Mourad A M Aboul-Soud and Andrea Chini
Posters-Accepted Abstracts: Biol Syst Open Access
This study aims at employing recent genetic engineering tools to control the expression level of selected JAZ genes, a new family of repressors of jasmonate signaling, in tomato in order to generate salt and drought-tolerant tomato plants able to grow under limited water availability and saline soil conditions, typical of some regions of the Kingdom of Saudi Arabia. During the course of the first year of the project, we successfully identified tomato JAZ-repressor genes (SlJAZ) involved in drought and salinity tolerance via phylogenetic analyses and to study their expression levels in response to several abiotic stress stimuli (i.e. Drought and salinity). Four SlJAZs were identified with potential role in abiotic stress tolerance of which only two (SlJAZ3/Sl03g122190 and SlJAZ3/Sl12g009220) were targeted for in planta transgenic analysis and mis-expression studies to elucidate their functional roles. We employed a transgenic approach to over-express and silence (Haiprin) the two selected SlJAZ genes in tomato miniature Micro-Tom plants. In this context, the Gateway�?® LR Clonase�?® system (Life Technologies) was used to catalyze the in vitro recombination between an entry pDONR clone (containing the SlJAZ gene flanked by attL sites) and a destination vector (Overexpression, pK7WG2.0; Hairpin silencing, pK7WG2.0) (containing attR sites) to generate an expression clone to be transformed into tomato via an Agrobacterium-mediated cotyledon-transformation strategy. Moreover, we established the experimental set-up to study the gene expression levels of all the currently known members of SlJAZs gene family by real-time quantitative RT-PCR in response to abiotic stresses. Initial expression profiling of all members of the JAZ genes in tomato indicated differential expression in response to abiotic stresses such as salinity, jasmonic acid, abscisic acid and drought. Furthermore, Yeast-Two Hybrid (Y2H) studies, where both the SlJAZ2 and SlJAZ3 have been used as prey (pGAD vector) and COI.1 as bait (pGBK vector), revealed that SlJAZ2, but not SlJAZ3, directly interacts with SlCOI1. Subsequently, a targeted large-scale Chemical Genomic Screen has been conducted to identify molecules inducing the SlJAZ2/SlCOI1 interaction, therefore acting as â�?�?Molecular glueâ�? for the JA-Ile co-receptor complex. The screen is currently underway. This approach will open up new horizons of increasing tomato productivity in Saudi Arabia under harsh environmental conditions such as drought and salinity. At the same time, it will help the developing plant molecular biology and biotechnology platforms for transgenic crops with superior agricultural traits.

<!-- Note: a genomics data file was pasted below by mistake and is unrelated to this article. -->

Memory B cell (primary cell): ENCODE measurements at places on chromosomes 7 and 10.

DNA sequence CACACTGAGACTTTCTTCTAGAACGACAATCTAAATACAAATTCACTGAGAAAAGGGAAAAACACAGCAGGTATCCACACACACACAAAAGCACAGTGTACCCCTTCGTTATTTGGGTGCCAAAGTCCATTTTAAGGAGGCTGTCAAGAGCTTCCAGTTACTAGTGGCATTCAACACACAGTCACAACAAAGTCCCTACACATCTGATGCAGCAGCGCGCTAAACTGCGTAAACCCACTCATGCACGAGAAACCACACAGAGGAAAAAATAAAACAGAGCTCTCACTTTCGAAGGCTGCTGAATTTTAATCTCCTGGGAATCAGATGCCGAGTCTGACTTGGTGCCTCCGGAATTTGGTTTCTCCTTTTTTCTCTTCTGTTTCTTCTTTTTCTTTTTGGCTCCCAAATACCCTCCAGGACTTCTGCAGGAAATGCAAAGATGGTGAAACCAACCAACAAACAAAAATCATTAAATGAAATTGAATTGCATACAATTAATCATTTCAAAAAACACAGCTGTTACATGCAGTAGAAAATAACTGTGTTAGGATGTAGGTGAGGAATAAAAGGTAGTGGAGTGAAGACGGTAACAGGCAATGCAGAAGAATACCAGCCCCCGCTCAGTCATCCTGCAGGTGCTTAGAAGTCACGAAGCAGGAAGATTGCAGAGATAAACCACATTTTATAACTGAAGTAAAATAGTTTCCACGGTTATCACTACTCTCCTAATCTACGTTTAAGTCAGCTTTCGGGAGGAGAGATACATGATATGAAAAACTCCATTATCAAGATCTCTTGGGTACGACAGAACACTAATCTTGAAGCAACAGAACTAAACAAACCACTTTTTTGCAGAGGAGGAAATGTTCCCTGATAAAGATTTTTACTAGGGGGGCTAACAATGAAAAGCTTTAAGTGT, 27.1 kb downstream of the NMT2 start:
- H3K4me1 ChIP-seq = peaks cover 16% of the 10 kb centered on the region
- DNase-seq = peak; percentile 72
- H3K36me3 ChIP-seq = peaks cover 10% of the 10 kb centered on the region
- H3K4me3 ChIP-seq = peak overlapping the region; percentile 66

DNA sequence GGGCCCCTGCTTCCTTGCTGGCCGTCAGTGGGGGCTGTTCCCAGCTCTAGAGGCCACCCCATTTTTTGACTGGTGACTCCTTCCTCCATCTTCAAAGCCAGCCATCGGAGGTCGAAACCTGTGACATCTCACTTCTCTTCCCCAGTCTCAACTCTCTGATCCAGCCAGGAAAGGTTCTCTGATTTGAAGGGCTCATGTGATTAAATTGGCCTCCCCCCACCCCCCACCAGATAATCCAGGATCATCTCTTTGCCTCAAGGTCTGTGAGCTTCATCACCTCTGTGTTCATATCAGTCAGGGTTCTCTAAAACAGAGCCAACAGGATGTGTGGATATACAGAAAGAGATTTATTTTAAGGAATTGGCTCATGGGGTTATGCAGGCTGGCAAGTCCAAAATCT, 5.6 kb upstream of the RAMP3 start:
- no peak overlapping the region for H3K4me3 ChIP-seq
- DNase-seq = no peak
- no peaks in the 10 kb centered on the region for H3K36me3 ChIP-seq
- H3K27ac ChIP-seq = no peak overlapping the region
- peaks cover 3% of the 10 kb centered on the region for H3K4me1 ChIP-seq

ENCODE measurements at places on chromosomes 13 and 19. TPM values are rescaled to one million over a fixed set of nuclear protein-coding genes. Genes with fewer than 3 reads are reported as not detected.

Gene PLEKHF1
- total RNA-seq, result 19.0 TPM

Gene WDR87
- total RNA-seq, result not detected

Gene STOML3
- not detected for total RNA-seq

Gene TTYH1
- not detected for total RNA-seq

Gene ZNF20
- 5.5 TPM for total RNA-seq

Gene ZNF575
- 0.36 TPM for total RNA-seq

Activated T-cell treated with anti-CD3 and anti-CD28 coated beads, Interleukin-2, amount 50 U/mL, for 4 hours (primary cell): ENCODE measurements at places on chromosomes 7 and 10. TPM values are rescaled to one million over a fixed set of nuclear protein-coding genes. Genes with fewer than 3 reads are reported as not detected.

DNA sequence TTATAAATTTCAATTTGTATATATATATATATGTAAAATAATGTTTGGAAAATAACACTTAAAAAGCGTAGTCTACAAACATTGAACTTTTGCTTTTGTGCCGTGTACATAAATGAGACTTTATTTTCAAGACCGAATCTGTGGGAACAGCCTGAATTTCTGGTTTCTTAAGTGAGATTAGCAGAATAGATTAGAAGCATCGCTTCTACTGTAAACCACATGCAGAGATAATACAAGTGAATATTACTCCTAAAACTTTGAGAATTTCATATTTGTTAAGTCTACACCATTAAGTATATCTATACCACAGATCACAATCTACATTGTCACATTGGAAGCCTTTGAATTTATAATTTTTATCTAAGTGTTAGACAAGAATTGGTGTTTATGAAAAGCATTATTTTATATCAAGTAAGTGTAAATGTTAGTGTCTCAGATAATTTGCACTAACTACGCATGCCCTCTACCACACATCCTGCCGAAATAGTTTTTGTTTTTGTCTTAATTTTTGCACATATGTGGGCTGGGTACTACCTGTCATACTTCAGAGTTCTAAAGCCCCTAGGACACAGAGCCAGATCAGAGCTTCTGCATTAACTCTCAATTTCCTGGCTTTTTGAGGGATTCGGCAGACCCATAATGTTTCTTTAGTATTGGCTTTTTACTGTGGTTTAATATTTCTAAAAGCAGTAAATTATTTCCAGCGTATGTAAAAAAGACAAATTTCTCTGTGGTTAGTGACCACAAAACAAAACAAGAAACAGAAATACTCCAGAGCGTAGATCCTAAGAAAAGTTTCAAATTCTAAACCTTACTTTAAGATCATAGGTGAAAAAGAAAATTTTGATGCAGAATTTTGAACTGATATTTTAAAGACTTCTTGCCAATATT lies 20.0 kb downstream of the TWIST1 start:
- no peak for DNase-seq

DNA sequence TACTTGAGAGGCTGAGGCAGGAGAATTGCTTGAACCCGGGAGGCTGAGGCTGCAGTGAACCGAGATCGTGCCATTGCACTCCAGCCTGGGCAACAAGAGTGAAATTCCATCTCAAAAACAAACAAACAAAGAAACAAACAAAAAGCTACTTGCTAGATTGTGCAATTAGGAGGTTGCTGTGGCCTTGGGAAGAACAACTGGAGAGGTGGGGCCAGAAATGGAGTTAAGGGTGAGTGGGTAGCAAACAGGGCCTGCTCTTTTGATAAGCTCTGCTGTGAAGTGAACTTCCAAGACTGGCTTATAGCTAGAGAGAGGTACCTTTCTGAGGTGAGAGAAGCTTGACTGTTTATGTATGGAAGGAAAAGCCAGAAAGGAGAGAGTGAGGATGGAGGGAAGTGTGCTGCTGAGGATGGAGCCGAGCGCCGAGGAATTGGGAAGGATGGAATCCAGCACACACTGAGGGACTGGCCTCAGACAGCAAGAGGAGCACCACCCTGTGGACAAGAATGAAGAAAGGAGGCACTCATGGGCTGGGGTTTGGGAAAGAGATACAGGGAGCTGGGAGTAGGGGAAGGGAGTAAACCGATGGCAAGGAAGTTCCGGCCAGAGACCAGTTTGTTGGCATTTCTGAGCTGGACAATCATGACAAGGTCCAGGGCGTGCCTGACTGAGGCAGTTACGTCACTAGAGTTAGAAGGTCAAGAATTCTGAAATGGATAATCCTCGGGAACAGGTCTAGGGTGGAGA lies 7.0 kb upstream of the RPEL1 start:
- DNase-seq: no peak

Mourad A M Aboul-Soud received his PhD from the University of Edinburgh, Scotland UK and completed 3-year of Postdoctoral studies from University of Nottingham (England, UK) and INRA (Bordeaux-France). He is a full Professor of Biochemistry & Molecular Biology at Cairo University and currently working as a Professor at the College of Applied Medical Sciences, King Saud University (Riyadh-KSA). His main area of research tracks are in the field of biological and environmental sciences, particularly in biochemistry, molecular biology, genetic engineering and environmental toxicology, both in plants and mammalian systems. He has been serving as an Editorial Board Member of journals such as Current Pharmaceutical Analysis, Arab Journal of Biotechnology, and acting as a Reviewer for several journals such as PLoS One, BMC Genomics, Environmental Geochemistry and Health etc.